Consider, for example, the operational information base in a large corporation. Typically, this is generated with the accumulation of information from several sources. Some of these sources are under the direct administrative control of the corporation and thus are considered trustworthy. Other sources are “friendly” sources and information originating directly from them are also considered trustworthy. However, these “friendly” sources may have derived information from their own sources which the corporation does not have any first hand knowledge about. If such third-hand information is made available to the corporation, then the corporation has no real basis for determining the quality (in terms of trustworthiness) of that information. It will be rather naive for the corporation to trust this information to the same extent that it trusts information from sources under its direct control. Similarly not trusting this information at all will be too simplistic. The existing binary models of trust where trust has only two values, “no trust” and “complete trust” will, nonetheless, categorize the trust value to one of these two levels. Hence the following questions can not be answered satisfactory.

  1. Can the composite information be trusted at all?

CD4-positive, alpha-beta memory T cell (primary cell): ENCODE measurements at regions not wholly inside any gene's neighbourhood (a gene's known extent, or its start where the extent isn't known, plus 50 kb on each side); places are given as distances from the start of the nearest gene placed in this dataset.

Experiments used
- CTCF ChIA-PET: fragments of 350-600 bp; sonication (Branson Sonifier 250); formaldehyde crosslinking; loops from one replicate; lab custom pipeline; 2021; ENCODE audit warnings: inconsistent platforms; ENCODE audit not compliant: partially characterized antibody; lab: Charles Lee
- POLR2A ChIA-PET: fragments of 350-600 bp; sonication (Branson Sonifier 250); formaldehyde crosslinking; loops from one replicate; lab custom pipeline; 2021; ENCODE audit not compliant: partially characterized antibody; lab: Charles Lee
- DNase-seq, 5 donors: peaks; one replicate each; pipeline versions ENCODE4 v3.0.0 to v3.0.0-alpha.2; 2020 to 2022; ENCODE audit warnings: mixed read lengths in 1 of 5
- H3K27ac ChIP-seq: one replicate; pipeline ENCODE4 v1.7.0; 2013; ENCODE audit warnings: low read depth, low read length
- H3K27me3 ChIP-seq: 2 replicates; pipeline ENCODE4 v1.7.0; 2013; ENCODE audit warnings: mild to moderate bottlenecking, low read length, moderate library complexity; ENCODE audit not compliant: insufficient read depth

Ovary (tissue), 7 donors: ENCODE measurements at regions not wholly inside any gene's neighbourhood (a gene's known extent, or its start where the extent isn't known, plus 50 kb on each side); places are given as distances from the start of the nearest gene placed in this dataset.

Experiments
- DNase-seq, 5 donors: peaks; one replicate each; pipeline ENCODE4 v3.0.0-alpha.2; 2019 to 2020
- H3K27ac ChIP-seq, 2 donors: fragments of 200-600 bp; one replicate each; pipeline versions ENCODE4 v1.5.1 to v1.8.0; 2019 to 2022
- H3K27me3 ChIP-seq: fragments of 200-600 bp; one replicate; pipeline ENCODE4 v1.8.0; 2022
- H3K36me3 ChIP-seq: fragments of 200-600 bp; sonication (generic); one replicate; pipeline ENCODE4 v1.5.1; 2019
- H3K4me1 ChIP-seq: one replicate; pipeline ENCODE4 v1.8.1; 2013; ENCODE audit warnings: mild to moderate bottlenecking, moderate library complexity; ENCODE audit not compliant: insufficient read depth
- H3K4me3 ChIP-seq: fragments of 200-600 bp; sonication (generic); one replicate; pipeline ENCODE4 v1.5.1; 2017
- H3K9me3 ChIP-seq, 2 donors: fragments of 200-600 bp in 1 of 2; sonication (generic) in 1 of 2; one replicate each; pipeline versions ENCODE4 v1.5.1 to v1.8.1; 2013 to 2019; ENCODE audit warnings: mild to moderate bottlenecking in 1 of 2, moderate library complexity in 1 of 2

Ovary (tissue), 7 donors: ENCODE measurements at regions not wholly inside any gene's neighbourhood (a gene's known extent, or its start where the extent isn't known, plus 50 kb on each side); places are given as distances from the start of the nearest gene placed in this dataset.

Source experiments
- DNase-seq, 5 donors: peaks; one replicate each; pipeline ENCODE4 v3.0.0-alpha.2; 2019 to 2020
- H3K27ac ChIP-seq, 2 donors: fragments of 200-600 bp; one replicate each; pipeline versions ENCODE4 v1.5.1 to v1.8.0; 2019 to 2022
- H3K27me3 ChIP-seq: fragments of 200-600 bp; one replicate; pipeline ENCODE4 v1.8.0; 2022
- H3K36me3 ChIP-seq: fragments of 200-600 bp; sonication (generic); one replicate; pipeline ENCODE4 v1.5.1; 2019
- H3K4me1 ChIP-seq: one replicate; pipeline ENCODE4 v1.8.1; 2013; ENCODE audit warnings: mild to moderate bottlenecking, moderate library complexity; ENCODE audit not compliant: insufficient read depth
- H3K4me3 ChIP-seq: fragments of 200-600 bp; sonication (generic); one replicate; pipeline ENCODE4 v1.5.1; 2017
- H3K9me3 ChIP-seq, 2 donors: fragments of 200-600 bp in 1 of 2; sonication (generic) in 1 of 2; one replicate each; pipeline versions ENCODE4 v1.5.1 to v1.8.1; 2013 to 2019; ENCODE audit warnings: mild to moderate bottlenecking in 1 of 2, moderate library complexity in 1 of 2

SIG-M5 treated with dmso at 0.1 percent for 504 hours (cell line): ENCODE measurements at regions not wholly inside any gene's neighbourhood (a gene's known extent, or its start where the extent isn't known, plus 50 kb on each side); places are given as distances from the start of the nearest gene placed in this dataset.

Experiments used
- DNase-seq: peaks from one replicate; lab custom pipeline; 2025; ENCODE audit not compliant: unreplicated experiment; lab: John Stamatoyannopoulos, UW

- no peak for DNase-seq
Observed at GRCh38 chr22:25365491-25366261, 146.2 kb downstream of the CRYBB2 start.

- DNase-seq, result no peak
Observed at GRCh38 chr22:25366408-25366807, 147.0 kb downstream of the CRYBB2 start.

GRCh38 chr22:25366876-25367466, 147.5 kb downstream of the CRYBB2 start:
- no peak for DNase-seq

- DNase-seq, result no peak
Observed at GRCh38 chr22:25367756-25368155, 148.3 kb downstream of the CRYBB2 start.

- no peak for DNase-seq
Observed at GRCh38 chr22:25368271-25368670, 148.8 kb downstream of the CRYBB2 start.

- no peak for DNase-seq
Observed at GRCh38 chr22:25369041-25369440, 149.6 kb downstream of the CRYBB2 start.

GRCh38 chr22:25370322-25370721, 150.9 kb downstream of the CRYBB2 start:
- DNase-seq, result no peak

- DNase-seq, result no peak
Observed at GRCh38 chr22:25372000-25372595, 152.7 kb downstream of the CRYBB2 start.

2. If it can be trusted, should there be any constraint on the trust or should be it complete, unconstrained trust?

Therefore, there is a need to have a formal model of trust which

  1. is more inclusive than the current binary model.

  2. has a notion of degrees of trust.

  3. has procedures to compare information at different degrees of trust.

  4. has procedure for trust composability, that is, define methods that allow one to combine information belonging to different degrees of trust and determine the degree of trust of the resulting information.

  5. has processes and procedures to establish and manage trust.

                    Aviation Administration Air Force
                    Research Laboratory
A Framework for Secure and Survivable Transaction Processing

This research is concerned with developing a model for secure and survivable, yet flexible, transaction processing. Special emphasis will be on the integrity and availability issues of transactions, although confidentiality issues will not be ignored. The outcome of this research will be a flexible framework for transaction processing, based on a tool-kit approach. The framework assists the developer in designing secure, complex applications that can survive malicious attacks and other system failures. The model allows the developer to

  • express complex transaction dependencies in a secure and reliable manner
  • provide authentication expressions within a transaction body that allows component subtransactions to interact with each other in an authenticated and secure manner
  • analyze the dependencies to identify if they can be exploited to launch attacks against the transaction, and if so, define remedial actions within the transaction
  • provide customized (geared to the specific application) resistance, recognition and recovery techniques within the transaction so as to survive malicious attacks

The proposed research effort is structured into the following research activities.